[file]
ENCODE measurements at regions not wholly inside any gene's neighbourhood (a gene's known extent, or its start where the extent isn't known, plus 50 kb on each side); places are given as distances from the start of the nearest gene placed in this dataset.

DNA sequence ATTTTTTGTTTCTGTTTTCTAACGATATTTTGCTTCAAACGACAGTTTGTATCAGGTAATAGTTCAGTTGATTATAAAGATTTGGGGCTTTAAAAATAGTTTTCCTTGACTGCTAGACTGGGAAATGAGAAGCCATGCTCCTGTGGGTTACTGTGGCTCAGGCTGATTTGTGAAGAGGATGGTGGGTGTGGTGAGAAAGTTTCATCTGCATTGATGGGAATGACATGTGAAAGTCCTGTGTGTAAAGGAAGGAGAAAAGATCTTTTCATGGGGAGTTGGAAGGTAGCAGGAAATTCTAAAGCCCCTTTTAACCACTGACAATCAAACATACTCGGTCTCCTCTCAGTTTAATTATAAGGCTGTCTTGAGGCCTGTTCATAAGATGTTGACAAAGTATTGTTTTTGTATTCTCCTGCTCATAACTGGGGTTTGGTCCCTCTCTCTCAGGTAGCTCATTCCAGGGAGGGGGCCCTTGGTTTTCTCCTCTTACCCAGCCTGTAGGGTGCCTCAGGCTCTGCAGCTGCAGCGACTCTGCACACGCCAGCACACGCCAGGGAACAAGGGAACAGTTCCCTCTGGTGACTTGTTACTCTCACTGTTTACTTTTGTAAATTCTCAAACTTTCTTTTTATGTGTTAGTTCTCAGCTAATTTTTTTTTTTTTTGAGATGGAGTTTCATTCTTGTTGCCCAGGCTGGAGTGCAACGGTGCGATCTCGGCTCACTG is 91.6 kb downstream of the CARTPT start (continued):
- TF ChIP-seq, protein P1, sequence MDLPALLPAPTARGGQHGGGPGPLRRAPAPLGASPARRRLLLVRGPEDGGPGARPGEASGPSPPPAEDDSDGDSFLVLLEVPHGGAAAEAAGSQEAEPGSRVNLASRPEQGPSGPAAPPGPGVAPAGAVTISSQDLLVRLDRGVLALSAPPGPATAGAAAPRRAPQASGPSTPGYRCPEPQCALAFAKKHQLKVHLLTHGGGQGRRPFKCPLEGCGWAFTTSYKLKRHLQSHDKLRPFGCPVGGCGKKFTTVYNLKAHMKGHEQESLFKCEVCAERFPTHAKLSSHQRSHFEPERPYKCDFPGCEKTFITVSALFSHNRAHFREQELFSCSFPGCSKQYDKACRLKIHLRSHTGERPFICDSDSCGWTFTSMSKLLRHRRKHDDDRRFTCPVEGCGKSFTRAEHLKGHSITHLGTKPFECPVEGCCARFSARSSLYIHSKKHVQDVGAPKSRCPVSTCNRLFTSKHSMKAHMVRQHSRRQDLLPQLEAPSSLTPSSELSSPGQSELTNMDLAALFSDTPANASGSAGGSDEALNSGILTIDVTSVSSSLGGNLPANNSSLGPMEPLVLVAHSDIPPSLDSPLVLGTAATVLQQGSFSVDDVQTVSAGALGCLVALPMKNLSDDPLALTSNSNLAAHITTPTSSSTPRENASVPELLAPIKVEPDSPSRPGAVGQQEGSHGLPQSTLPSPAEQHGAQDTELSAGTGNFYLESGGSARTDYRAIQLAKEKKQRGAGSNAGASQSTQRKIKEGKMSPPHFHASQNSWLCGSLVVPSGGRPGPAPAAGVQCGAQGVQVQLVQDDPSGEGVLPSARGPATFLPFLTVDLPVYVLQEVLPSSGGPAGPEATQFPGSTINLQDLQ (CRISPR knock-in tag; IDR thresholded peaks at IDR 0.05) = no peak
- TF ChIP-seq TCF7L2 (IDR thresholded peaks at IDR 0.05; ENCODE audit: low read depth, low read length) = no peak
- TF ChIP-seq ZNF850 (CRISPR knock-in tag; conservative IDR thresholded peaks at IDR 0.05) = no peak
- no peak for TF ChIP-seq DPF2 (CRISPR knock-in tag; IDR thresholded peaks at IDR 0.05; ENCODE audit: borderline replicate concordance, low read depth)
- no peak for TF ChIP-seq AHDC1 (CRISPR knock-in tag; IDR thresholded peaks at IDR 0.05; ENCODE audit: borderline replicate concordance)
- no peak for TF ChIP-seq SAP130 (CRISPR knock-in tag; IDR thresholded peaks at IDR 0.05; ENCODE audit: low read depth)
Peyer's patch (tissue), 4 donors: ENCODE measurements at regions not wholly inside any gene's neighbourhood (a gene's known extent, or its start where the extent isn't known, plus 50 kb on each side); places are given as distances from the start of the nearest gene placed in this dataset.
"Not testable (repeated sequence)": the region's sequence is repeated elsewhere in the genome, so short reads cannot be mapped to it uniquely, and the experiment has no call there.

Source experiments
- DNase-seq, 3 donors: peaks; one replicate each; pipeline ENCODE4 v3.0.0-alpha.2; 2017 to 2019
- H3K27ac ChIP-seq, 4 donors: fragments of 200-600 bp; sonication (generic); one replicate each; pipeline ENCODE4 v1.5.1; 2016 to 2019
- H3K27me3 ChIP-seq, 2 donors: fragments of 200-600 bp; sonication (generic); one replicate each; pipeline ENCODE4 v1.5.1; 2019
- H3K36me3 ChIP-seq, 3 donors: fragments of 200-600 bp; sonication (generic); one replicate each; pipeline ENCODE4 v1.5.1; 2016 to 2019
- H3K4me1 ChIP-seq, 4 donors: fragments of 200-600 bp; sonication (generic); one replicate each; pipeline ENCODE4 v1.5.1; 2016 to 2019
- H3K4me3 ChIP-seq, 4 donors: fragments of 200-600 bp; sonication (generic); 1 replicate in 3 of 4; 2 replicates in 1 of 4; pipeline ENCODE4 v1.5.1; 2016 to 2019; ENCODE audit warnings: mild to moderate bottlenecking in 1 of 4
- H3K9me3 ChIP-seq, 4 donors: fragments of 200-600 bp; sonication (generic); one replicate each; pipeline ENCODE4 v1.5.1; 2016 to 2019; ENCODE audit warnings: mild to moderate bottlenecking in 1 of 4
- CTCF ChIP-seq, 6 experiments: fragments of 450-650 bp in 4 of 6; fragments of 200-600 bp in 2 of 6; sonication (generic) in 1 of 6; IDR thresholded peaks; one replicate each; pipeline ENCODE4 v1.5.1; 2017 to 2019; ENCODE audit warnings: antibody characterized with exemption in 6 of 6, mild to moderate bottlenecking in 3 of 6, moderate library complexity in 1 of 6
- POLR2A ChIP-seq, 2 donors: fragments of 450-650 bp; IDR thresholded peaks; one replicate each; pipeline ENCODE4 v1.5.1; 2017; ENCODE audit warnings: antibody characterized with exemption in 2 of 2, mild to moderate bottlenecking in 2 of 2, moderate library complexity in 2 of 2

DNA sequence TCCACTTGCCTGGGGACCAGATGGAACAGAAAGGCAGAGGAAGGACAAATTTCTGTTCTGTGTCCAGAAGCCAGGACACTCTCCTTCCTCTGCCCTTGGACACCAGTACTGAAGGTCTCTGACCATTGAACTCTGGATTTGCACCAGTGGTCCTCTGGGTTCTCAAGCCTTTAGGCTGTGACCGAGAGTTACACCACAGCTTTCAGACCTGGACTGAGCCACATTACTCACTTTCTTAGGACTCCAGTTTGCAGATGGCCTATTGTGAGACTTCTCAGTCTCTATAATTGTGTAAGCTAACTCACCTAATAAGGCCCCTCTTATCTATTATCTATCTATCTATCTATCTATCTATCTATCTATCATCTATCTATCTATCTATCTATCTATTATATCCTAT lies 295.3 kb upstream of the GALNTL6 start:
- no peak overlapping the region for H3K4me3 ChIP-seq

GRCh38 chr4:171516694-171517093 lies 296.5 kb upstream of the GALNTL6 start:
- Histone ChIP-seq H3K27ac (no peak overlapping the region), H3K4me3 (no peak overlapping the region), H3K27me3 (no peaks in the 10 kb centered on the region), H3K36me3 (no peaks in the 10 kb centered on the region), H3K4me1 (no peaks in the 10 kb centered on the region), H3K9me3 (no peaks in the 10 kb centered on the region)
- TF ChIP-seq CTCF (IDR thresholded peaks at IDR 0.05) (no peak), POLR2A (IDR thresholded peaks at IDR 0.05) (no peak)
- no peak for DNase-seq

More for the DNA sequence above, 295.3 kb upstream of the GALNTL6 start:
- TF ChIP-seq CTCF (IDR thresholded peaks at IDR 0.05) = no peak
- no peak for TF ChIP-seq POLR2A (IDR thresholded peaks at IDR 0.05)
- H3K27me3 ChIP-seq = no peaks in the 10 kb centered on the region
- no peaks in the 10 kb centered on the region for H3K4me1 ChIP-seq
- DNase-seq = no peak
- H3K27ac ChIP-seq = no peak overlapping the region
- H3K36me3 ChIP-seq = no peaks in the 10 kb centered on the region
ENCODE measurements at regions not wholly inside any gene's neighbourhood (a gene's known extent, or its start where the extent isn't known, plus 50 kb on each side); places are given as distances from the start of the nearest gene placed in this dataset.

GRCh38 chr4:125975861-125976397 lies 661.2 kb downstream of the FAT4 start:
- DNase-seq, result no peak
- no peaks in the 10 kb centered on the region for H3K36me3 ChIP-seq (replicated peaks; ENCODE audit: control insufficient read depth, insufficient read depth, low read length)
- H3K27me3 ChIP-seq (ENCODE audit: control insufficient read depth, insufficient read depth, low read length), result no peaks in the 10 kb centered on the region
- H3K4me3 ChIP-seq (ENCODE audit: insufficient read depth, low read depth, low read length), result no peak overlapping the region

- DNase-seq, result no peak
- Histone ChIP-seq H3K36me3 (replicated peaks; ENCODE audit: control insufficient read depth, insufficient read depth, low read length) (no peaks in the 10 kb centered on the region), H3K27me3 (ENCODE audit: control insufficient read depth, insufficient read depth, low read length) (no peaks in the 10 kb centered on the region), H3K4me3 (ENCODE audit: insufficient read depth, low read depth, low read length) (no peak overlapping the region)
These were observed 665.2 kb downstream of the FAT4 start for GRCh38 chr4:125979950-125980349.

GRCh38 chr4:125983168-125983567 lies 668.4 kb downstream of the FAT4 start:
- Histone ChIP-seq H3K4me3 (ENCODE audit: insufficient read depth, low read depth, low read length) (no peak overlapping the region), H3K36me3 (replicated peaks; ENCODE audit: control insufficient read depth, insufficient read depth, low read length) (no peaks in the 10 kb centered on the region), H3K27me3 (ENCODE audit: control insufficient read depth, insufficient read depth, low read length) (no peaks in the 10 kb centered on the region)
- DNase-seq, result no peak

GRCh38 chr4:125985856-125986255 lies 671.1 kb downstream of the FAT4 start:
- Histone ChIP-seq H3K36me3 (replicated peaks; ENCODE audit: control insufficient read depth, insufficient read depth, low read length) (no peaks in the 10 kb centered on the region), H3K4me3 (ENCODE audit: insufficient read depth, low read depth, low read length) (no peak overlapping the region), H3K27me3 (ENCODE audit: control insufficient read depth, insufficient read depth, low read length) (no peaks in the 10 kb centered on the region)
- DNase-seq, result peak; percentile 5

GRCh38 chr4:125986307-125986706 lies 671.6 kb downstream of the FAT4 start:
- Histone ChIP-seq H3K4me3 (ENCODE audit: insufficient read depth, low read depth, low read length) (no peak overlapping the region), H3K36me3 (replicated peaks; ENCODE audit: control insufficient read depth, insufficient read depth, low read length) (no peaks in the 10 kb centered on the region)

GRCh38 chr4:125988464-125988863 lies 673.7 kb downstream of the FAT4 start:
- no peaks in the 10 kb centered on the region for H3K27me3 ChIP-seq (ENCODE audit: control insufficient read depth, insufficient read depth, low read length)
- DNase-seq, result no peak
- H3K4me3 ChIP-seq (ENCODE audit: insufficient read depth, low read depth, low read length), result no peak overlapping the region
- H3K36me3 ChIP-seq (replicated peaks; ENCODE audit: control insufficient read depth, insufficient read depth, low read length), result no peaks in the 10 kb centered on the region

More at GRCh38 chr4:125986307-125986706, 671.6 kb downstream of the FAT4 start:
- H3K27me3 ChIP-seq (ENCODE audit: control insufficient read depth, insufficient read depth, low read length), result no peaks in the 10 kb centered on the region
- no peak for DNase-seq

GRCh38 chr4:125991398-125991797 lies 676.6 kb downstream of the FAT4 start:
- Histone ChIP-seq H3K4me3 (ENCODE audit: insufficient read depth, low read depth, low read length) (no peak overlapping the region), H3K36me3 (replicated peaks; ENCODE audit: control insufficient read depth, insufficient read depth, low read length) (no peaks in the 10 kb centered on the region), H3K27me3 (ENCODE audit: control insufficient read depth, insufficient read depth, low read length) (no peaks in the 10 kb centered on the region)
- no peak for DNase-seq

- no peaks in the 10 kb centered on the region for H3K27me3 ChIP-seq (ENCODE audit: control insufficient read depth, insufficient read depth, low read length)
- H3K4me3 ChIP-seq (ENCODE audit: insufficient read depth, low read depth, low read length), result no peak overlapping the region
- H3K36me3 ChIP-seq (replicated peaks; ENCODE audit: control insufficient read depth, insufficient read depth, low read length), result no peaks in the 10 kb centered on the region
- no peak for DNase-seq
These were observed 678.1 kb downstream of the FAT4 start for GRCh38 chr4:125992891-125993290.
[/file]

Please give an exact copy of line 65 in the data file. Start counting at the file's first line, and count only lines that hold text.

- H3K36me3 ChIP-seq (replicated peaks; ENCODE audit: control insufficient read depth, insufficient read depth, low read length), result no peaks in the 10 kb centered on the region